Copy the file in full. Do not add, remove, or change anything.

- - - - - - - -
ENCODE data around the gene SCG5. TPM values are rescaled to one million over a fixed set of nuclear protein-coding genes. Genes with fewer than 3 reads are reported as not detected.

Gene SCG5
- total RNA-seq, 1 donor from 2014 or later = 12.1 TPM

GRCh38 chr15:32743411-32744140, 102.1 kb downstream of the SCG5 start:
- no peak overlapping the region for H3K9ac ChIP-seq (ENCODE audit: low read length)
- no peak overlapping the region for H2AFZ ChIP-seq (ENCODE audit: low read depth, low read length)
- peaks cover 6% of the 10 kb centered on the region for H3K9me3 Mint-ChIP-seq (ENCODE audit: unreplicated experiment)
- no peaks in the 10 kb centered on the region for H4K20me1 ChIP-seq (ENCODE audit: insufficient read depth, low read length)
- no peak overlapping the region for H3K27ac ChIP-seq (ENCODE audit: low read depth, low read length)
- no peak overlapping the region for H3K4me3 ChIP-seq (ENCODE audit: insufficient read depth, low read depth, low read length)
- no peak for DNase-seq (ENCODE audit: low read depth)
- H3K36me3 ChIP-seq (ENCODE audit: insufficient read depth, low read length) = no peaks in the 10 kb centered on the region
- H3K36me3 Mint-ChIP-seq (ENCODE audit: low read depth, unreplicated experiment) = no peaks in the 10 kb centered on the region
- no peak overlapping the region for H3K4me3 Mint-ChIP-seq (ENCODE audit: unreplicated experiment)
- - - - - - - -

ENCODE data around the gene SCG5. TPM values are rescaled to one million over a fixed set of nuclear protein-coding genes. Genes with fewer than 3 reads are reported as not detected.

Gene SCG5
- total RNA-seq, 1 donor from 2014 or later = 12.1 TPM

GRCh38 chr15:32743411-32744140, 102.1 kb downstream of the SCG5 start:
- no peak overlapping the region for H3K9ac ChIP-seq (ENCODE audit: low read length)
- no peak overlapping the region for H2AFZ ChIP-seq (ENCODE audit: low read depth, low read length)
- peaks cover 6% of the 10 kb centered on the region for H3K9me3 Mint-ChIP-seq (ENCODE audit: unreplicated experiment)
- no peaks in the 10 kb centered on the region for H4K20me1 ChIP-seq (ENCODE audit: insufficient read depth, low read length)
- no peak overlapping the region for H3K27ac ChIP-seq (ENCODE audit: low read depth, low read length)
- no peak overlapping the region for H3K4me3 ChIP-seq (ENCODE audit: insufficient read depth, low read depth, low read length)
- no peak for DNase-seq (ENCODE audit: low read depth)
- H3K36me3 ChIP-seq (ENCODE audit: insufficient read depth, low read length) = no peaks in the 10 kb centered on the region
- H3K36me3 Mint-ChIP-seq (ENCODE audit: low read depth, unreplicated experiment) = no peaks in the 10 kb centered on the region
- no peak overlapping the region for H3K4me3 Mint-ChIP-seq (ENCODE audit: unreplicated experiment)